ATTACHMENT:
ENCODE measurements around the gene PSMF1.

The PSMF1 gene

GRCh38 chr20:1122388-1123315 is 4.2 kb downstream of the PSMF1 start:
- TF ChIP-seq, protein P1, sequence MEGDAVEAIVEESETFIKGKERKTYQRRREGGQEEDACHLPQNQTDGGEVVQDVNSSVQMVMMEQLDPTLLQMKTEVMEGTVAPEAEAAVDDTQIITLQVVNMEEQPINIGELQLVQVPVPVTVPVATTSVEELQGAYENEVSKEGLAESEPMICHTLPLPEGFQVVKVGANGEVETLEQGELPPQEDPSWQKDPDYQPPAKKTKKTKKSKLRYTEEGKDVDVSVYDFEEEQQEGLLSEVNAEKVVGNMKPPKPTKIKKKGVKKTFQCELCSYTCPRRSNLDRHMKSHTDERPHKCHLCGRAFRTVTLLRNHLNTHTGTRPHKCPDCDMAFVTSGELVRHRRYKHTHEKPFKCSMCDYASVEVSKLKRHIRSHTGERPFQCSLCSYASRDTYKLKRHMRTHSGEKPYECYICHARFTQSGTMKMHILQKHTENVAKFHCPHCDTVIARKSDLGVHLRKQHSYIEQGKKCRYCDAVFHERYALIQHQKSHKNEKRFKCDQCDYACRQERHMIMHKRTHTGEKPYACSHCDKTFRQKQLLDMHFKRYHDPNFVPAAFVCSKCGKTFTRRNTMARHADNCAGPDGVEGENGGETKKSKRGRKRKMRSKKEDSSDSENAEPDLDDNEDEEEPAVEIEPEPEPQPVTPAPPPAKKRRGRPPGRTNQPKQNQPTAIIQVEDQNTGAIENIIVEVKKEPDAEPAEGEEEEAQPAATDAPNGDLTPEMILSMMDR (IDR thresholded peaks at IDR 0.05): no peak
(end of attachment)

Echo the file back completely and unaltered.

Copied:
ENCODE measurements around the gene PSMF1.

The PSMF1 gene

GRCh38 chr20:1122388-1123315 is 4.2 kb downstream of the PSMF1 start:
- TF ChIP-seq, protein P1, sequence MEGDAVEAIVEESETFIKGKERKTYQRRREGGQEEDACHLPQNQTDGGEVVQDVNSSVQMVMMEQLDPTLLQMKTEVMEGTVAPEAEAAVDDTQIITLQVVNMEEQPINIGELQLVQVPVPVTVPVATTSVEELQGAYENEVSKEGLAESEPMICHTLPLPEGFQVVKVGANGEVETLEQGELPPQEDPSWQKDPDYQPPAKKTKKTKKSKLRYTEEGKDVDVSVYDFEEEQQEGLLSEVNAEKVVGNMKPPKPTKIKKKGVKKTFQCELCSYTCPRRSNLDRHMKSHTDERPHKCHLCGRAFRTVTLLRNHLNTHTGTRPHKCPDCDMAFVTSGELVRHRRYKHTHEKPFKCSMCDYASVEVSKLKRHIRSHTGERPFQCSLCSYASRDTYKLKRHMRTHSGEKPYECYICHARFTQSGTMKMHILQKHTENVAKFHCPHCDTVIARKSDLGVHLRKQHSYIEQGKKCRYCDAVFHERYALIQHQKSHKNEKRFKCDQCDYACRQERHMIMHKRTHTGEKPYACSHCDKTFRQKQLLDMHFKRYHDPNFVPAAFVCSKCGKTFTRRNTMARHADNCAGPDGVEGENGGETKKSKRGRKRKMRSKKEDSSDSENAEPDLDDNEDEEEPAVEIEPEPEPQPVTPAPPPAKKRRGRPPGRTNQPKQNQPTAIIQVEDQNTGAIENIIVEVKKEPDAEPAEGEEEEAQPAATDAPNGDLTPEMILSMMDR (IDR thresholded peaks at IDR 0.05): no peak